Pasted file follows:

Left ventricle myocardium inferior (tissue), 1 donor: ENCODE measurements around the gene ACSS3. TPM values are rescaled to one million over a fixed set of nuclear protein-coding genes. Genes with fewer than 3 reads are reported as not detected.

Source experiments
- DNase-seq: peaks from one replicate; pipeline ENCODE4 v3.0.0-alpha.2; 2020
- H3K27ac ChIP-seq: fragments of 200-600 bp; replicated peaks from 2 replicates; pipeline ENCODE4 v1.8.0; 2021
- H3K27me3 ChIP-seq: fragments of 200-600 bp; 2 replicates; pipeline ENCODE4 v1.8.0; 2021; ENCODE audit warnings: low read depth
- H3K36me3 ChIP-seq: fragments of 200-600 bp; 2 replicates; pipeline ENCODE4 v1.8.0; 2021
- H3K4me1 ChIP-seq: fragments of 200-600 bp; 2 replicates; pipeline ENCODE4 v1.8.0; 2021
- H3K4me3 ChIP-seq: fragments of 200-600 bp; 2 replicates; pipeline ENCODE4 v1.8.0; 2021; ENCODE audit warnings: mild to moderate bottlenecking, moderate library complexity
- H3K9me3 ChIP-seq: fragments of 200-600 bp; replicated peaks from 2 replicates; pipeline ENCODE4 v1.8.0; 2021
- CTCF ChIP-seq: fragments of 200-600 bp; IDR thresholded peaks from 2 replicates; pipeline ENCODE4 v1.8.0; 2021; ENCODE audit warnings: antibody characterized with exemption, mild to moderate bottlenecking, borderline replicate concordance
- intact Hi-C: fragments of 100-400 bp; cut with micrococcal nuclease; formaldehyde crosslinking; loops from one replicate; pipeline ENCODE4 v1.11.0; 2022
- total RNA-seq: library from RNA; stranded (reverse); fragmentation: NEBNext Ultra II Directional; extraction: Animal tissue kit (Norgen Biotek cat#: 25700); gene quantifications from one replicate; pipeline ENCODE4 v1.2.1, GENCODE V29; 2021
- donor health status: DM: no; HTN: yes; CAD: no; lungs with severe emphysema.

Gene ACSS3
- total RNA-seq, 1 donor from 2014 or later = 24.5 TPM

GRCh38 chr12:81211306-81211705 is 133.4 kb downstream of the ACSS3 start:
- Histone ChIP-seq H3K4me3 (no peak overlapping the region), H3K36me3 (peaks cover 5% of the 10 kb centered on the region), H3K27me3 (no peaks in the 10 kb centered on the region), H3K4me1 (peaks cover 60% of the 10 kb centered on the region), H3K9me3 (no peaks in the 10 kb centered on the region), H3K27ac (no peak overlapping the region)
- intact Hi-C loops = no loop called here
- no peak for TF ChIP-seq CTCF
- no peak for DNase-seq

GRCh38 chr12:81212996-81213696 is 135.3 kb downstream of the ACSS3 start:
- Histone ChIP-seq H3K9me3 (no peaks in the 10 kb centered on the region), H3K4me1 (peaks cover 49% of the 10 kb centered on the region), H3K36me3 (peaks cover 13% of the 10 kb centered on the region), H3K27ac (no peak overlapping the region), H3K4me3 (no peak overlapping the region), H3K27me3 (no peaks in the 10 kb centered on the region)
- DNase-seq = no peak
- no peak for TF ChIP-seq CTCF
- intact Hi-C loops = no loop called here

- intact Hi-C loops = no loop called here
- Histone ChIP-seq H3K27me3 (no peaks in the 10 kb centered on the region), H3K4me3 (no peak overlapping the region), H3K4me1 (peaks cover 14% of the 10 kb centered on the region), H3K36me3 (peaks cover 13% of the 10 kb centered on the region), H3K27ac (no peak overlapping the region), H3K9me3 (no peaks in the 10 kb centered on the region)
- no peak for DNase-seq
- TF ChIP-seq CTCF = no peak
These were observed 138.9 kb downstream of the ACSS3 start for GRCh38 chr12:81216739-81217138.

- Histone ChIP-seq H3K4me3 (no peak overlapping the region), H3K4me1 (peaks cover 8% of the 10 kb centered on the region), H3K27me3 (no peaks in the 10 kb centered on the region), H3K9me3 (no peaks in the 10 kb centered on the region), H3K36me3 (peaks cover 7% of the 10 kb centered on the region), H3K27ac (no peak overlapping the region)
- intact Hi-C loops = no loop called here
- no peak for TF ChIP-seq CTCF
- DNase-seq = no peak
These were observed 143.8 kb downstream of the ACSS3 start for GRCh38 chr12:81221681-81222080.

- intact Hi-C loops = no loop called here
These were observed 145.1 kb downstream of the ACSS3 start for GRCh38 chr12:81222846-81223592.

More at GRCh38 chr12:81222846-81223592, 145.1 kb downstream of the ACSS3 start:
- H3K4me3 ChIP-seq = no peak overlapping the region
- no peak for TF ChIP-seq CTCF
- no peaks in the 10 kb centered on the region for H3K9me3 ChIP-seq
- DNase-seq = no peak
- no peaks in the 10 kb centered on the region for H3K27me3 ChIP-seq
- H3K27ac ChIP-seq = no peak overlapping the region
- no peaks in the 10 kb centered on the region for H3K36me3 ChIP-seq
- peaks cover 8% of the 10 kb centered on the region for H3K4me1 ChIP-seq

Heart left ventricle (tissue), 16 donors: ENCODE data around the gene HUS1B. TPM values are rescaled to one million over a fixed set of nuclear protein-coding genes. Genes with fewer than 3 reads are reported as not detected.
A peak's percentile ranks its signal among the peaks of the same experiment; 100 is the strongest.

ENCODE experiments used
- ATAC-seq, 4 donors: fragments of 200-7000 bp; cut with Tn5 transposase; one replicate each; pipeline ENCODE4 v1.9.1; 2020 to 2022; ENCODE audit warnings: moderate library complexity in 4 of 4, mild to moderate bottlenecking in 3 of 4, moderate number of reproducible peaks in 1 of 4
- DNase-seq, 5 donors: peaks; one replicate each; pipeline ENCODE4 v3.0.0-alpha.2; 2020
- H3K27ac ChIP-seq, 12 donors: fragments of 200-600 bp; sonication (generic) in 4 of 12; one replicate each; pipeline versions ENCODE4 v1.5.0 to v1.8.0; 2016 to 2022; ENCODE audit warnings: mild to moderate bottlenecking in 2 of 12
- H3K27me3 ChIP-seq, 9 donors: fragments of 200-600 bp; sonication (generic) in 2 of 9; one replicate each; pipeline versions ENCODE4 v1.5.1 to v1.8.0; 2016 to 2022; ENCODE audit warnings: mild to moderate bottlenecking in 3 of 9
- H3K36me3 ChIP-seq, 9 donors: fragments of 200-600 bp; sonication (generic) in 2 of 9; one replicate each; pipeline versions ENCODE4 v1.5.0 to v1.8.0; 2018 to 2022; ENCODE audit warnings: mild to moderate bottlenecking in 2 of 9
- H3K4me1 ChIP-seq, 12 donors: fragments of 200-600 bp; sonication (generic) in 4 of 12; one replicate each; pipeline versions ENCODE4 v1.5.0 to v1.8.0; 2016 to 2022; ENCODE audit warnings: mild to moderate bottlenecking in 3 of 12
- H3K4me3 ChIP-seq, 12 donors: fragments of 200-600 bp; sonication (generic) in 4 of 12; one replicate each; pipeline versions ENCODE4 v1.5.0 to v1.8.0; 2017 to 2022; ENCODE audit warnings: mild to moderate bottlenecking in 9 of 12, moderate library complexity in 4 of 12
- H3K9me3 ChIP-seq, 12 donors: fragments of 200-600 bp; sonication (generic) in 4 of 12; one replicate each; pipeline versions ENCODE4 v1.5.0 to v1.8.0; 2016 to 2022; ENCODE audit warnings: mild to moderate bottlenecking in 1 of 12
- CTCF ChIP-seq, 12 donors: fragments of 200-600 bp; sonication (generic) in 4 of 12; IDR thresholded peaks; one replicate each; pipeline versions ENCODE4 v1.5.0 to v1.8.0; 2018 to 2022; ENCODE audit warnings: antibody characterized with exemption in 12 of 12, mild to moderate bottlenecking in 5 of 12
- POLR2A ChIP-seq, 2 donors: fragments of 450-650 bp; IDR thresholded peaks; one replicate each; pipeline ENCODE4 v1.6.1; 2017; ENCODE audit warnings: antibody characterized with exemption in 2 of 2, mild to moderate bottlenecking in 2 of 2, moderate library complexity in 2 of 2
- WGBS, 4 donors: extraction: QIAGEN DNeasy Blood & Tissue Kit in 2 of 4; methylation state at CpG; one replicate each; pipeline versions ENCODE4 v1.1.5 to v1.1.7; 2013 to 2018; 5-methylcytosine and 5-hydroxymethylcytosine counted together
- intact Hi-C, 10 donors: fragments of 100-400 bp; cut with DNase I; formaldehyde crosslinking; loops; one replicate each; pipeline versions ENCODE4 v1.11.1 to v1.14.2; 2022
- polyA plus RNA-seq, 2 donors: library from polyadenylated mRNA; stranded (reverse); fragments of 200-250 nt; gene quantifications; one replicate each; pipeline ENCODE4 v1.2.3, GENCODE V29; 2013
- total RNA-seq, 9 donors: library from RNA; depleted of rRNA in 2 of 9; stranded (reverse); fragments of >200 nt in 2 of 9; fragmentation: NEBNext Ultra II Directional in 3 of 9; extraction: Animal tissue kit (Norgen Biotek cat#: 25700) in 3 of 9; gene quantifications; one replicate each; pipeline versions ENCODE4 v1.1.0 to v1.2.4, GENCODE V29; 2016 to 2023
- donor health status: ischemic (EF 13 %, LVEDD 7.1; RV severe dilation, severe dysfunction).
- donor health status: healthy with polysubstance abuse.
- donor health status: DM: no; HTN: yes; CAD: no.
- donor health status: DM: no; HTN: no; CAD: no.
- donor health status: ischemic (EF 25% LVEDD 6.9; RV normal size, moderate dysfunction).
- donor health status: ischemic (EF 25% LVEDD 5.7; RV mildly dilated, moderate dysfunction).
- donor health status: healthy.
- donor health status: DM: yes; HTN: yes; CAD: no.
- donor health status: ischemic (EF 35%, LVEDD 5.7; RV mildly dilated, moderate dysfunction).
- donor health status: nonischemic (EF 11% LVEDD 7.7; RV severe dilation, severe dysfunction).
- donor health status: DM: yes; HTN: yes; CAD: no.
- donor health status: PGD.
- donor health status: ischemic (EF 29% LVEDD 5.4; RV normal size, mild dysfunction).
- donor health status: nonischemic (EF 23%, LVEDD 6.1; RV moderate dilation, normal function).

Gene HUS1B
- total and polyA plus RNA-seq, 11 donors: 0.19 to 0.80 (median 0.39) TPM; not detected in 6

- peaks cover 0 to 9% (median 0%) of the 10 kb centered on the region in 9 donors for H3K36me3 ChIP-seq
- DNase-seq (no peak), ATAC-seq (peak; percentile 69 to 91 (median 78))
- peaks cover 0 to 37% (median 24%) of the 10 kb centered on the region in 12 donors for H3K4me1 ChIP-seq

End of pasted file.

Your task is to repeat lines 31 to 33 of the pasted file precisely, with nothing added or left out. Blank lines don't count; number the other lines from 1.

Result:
- Histone ChIP-seq H3K4me3 (no peak overlapping the region), H3K4me1 (peaks cover 8% of the 10 kb centered on the region), H3K27me3 (no peaks in the 10 kb centered on the region), H3K9me3 (no peaks in the 10 kb centered on the region), H3K36me3 (peaks cover 7% of the 10 kb centered on the region), H3K27ac (no peak overlapping the region)
- intact Hi-C loops = no loop called here
- no peak for TF ChIP-seq CTCF